Professor Green received a Presidential Green Chemistry Award in 2003 for his development of lipase-catalyzed polymer synthesis. The use of enzymes reduces the activation energy of polymerizations and thus decreases process energy consumption. Further, the regioselectivity of lipases can be used to polymerize polyols directly.

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March 24, 2007 in Bio-polymers, Biotech, Fuels | Permalink | Comments (9) | TrackBack (0)

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Neat technology. Awesome use of govt research funds and now it's time to get the fast food industry on board!

MRE's already feed the troops. Plastic trash from the packaging could fuel their patrol vehicles.

That wouldn't come to all that much fuel, but when you consider the mass of shipping crates and such (which could be made out of plastic also) it could get a lot bigger.  At the limit, this could become a freighter/fuel-tanker glider (probably a flying wing) made of foamed plastic and skinned with solid.  It would be towed into the air, released well out of the enemy's gunnery range, and auto-land where convenient for the troops.  After unloading the freight and liquid fuel, the glider itself is broken down for more fuel.  What's left is a guidance package and some mechanical parts.

On the civilian side, getting rid of plastic waste would be wonderful.  If every plastic recycle bin emptied straight into a fuel processor and every grocery bag had a second life bringing the groceries to the store, the reduction in trash would be delightful.  And if the machines taking the returnable plastic bottles output diesel fuel instead of bins full of solid, it could turn a cost center into profit.

Yes, but my remark above was not supposed to be taken seriously.

Apparently, it is a failed attempt at being absurdly funny.

It was a little too realistic to be taken as absurdity, I guess.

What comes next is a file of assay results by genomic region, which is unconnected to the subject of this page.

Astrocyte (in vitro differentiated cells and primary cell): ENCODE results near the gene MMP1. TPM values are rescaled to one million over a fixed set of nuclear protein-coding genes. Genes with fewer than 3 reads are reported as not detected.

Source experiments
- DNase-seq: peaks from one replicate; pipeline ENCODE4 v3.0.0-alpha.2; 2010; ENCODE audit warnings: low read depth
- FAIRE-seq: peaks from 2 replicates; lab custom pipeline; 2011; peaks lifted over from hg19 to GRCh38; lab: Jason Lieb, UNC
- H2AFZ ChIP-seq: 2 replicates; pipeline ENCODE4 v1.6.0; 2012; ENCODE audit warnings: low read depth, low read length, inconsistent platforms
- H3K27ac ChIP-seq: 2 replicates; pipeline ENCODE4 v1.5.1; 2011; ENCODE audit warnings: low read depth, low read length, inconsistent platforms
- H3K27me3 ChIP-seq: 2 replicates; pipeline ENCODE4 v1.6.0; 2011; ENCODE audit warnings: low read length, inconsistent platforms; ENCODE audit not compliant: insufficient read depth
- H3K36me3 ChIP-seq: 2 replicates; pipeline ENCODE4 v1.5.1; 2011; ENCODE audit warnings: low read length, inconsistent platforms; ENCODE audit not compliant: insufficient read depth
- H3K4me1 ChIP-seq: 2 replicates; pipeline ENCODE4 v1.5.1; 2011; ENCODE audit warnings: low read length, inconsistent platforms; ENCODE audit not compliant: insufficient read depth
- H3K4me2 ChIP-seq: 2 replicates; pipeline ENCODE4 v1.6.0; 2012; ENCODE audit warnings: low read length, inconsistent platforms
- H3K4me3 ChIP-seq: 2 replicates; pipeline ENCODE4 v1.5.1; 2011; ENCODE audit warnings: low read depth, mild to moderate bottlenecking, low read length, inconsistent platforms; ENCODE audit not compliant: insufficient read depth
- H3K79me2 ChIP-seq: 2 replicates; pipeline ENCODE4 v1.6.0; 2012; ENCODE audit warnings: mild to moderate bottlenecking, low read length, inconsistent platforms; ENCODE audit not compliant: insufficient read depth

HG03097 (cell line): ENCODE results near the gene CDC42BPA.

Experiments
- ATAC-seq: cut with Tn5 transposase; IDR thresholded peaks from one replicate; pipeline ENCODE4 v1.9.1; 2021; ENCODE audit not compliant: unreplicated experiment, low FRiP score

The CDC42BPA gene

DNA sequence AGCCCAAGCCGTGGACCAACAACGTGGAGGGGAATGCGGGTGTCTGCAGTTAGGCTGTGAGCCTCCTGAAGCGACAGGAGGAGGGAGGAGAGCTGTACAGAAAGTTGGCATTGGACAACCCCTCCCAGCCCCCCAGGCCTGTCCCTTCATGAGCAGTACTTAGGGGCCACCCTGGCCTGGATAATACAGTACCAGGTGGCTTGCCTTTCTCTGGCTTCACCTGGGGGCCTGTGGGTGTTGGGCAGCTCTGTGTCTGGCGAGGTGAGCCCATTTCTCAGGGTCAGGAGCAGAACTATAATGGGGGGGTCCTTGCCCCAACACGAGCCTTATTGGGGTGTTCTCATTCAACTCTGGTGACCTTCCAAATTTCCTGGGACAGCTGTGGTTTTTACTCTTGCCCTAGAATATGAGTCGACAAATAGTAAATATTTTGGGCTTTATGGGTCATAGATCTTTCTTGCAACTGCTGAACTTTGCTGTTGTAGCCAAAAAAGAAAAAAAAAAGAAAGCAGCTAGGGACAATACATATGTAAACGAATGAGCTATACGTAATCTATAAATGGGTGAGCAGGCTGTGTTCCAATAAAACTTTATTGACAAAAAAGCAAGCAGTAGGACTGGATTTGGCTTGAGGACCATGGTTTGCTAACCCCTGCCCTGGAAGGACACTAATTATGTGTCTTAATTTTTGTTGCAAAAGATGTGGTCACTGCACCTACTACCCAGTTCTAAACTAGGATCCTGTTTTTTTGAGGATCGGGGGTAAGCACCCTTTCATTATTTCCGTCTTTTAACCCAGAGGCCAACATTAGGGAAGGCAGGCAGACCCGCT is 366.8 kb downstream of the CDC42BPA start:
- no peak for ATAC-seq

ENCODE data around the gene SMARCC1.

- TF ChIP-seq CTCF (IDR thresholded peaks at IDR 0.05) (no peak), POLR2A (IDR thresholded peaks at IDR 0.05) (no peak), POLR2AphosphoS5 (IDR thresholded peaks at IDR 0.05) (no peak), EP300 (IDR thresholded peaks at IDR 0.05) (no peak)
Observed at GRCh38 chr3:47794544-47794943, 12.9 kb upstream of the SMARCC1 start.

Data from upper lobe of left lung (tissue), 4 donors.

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there are DME developments inChina today:
We see great potential for DME as a clean alternative fuel . The present diesel oil is a major source of air pollution from diesel engine of trucks and busses in large city like Tokyo. The potential market of diesel oil substitute is larger than LPG. DME is one of ideal fuel for diesel engine. DME vehicles were demonstratively manufactured in Japan, China and Korea and their driving test already started. Practical durability fleet test of a DME truck is under going in Japan.

We are pleased to organise a conference on China taking the lead in the DME market in production from coal and Japan and Korea activities.

If you would like to know more on COAL to Syngas to DME developments, join us at upcoming North Asia DME / Methanol conference in Beijing, 27-28 June 2007, St Regis Hotel. The conference covers key areas which include:


DME productivity can be much higher especially if
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By:
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Ministry of Energy for Mongolia

Production of DME/ Methanol through biomass
gasification could potentially be commercialized
By:
Shandong University completed Pilot plant in Jinan and
will be sharing their experience.

Advances in conversion technologies are readily
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Available project finance supports the investments